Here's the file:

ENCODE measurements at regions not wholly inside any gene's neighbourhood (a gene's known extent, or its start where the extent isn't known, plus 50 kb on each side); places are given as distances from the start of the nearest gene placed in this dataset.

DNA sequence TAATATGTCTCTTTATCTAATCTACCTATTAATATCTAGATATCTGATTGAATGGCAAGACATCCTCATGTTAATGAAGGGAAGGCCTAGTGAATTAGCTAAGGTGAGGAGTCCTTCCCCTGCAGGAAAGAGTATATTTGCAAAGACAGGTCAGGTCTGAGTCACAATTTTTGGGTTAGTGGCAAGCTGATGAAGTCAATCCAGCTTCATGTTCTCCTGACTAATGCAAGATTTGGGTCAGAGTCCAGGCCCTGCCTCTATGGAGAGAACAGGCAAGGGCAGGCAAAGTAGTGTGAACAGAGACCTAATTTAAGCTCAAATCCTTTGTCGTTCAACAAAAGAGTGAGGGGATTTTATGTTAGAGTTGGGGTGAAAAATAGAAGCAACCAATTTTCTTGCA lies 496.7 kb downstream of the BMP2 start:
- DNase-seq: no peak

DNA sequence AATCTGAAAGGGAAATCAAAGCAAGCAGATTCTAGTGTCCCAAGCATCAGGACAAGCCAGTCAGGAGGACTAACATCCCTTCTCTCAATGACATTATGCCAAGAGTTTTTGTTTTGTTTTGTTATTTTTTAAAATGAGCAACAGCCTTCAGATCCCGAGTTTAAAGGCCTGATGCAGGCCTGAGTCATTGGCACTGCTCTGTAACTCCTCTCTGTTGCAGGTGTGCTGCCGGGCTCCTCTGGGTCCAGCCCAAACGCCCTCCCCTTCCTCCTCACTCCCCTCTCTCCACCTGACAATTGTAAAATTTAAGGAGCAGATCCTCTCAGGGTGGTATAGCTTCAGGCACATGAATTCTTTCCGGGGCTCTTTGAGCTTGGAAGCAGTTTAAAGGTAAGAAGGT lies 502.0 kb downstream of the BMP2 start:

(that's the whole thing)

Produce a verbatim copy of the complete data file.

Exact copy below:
ENCODE measurements at regions not wholly inside any gene's neighbourhood (a gene's known extent, or its start where the extent isn't known, plus 50 kb on each side); places are given as distances from the start of the nearest gene placed in this dataset.

DNA sequence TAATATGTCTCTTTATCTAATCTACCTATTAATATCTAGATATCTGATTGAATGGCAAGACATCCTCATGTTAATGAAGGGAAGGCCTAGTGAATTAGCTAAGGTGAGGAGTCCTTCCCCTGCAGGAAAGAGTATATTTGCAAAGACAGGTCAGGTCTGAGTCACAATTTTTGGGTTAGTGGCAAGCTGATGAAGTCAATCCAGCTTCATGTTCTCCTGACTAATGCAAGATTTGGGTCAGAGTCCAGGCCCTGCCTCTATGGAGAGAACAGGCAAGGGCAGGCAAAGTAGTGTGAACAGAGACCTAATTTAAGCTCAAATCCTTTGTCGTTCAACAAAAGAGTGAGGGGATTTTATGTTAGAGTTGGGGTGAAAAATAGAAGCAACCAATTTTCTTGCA lies 496.7 kb downstream of the BMP2 start:
- DNase-seq: no peak

DNA sequence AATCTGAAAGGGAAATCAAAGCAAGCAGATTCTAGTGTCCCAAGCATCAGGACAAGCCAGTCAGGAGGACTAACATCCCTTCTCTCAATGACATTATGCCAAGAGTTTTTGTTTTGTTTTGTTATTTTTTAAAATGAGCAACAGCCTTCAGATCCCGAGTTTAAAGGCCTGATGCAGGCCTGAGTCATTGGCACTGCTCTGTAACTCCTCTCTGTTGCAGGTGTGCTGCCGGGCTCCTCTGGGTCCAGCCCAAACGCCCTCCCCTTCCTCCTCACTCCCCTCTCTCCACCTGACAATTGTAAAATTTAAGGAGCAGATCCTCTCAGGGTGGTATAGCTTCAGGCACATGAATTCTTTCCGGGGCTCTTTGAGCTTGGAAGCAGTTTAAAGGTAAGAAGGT lies 502.0 kb downstream of the BMP2 start: